February 15, 2017 - Brain stimulation therapy has the
power to change and transform lives, and the technicians who provide it to
patients are essential to their treatment. Caitlin
Newberry, a CAMH rTMS technician, delivers Transcranial
Magnetic Stimulation (TMS) therapy to patients enrolled in research studies
at the Temerty
Centre for Therapeutic Brain Intervention.
“People come here with a burden
on their shoulders. They say I’ve tried everything else. This is their last
resort,” says Newberry, who has a BA in Psychology and did mental health
research at St. Michael’s Hospital before joining CAMH. “It’s wonderful to see
someone with 40 years of depression, with only occasional relief from sadness,
get results with this therapy.”
rTMS Technician Caitlin Newberry is getting patient Shelley Hofer ready for a treatment that will deliver electromagnetic pulses to stimulate areas of her brain associated with depression.
Patients participating in Temerty Centre research studies get
treatment for illnesses ranging from anorexia and depression, to bipolar
disorder and schizophrenia. They receive treatments five days a week over four
to six weeks.
One of Caitlin’s patients is Shelley Hofer, who has lived with
depression since childhood. Recently, she was in a research study where she
responded well to treatment. She now receives repeat compassionate treatment courses
(if her symptoms return) with a form of TMS called Theta Burst Stimulation
(TBS). TBS delivers three minutes of electro-magnetic pulses to stimulate the dorsolateral
prefrontal cortex (area of the brain associated with depression).
“I would have died if I didn’t
get this help,” adds Hofer, who has tried medications, Electroconvulsive
Therapy (ECT) and psychotherapy over the past 20 years. “CAMH is a save-your-life
“Caitlin is like that light at
the end of the tunnel. She makes a huge difference because of who she is and
the work she does,” says Hofer, who travels three hours roundtrip for a three-minute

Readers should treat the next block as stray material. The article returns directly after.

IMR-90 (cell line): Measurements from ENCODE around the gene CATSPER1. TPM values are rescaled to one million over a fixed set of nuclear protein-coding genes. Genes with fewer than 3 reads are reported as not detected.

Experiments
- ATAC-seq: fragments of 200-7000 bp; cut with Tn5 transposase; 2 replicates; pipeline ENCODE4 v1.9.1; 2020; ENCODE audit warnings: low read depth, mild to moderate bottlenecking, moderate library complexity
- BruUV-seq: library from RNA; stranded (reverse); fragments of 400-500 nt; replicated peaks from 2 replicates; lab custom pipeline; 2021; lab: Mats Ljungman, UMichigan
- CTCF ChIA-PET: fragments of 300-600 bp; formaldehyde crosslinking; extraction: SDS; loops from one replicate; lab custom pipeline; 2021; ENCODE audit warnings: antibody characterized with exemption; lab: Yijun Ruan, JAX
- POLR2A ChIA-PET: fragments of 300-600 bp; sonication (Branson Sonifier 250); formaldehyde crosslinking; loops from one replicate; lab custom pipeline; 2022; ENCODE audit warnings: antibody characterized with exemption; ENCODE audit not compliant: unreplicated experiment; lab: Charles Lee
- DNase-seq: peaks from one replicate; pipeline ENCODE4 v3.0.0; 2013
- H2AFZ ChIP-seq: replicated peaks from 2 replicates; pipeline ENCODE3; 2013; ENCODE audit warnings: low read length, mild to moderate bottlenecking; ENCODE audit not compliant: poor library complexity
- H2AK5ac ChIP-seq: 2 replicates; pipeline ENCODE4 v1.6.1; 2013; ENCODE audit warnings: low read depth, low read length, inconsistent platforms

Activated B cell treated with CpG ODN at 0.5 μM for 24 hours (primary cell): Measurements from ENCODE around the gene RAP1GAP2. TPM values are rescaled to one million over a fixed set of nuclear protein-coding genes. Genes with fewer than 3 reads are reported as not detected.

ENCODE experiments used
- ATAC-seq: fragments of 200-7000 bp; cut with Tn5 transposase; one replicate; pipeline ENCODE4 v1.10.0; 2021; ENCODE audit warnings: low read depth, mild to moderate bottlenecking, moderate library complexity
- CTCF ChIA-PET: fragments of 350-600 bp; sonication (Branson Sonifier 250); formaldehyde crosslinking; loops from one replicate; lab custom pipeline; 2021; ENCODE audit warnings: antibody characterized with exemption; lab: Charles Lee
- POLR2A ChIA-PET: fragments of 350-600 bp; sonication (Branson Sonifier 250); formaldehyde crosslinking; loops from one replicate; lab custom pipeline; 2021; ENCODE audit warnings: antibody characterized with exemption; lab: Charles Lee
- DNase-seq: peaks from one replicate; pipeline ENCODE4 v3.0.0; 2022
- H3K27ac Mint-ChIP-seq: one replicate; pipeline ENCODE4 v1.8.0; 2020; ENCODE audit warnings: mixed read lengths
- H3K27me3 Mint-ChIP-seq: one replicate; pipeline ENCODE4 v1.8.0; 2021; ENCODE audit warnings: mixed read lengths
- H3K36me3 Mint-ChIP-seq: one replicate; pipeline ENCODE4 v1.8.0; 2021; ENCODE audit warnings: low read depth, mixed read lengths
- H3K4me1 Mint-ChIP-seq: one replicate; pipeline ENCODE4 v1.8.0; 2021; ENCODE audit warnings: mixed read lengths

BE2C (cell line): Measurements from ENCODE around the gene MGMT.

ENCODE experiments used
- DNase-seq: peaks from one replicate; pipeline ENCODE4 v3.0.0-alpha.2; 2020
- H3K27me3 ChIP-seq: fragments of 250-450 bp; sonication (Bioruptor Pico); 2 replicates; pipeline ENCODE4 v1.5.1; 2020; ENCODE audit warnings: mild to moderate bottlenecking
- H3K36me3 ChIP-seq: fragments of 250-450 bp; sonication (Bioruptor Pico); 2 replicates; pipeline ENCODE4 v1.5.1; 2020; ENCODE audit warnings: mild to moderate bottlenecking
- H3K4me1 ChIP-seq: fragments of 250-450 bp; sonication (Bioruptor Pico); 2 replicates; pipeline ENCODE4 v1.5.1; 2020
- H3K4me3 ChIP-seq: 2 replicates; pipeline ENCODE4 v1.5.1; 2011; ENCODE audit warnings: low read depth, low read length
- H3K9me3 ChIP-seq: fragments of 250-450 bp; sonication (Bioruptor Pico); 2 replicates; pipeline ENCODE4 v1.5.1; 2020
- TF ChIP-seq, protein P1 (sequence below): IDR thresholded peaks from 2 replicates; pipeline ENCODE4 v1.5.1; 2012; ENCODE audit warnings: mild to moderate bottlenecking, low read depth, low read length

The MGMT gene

rTMS Technician Caitlin Newberry looks over a patient’s MRI scan to prepare for a therapy session using Theta Burst Stimulation.
Newberry was the first repetitive
TMS (rTMS) technician at CAMH when she started nearly four years ago. She’s now
part of a four-technician team that treats up 40 patients daily. They know how
to administer various TMS research treatments for different studies, so if a
colleague is away they can help any patient.
“I feel lucky to be part of a
team that is helping patients who were struggling for decades get healthier and
better,” adds Newberry. “You slowly see this thaw. It’s like they are waking
up. By the end of the treatment, patients are now smiling, joking, making plans
and looking forward to the future.”
Newberry learned this therapy under
the supervision of Dr.
Daniel Blumberger, co-director of the Temerty Centre. She did a month of
treatment observations, supervised applications of the treatment, and studied
the theory and history of rTMS.
“Caitlin and the team of
technicians play a key role in delivering treatment and monitoring patients’
progress, so we can treat patients and learn how to improve brain stimulation
therapies and get more people better with this treatment,” says Dr. Blumberger.
“The rTMS techs are an integral part of the clinical and research teams
administering innovative, non-invasive therapies that are successful in
relieving disabling symptoms for patients like Shelley.”
This therapy is not a cure, but
post-treatment MRIs and follow-up assessments show most patients feel the
positive impacts months after treatment has ended. While TMS is not yet covered
by OHIP, CAMH and three other Ontario hospitals currently offer treatment
through participation in research studies.
“Depression is everywhere and it
doesn’t have to be as bad as it is if this therapy was more accessible,” says Newberry.
“Our hope is to have therapy be made more available, because seeing someone
change before your eyes from day one to day 30 is remarkable.”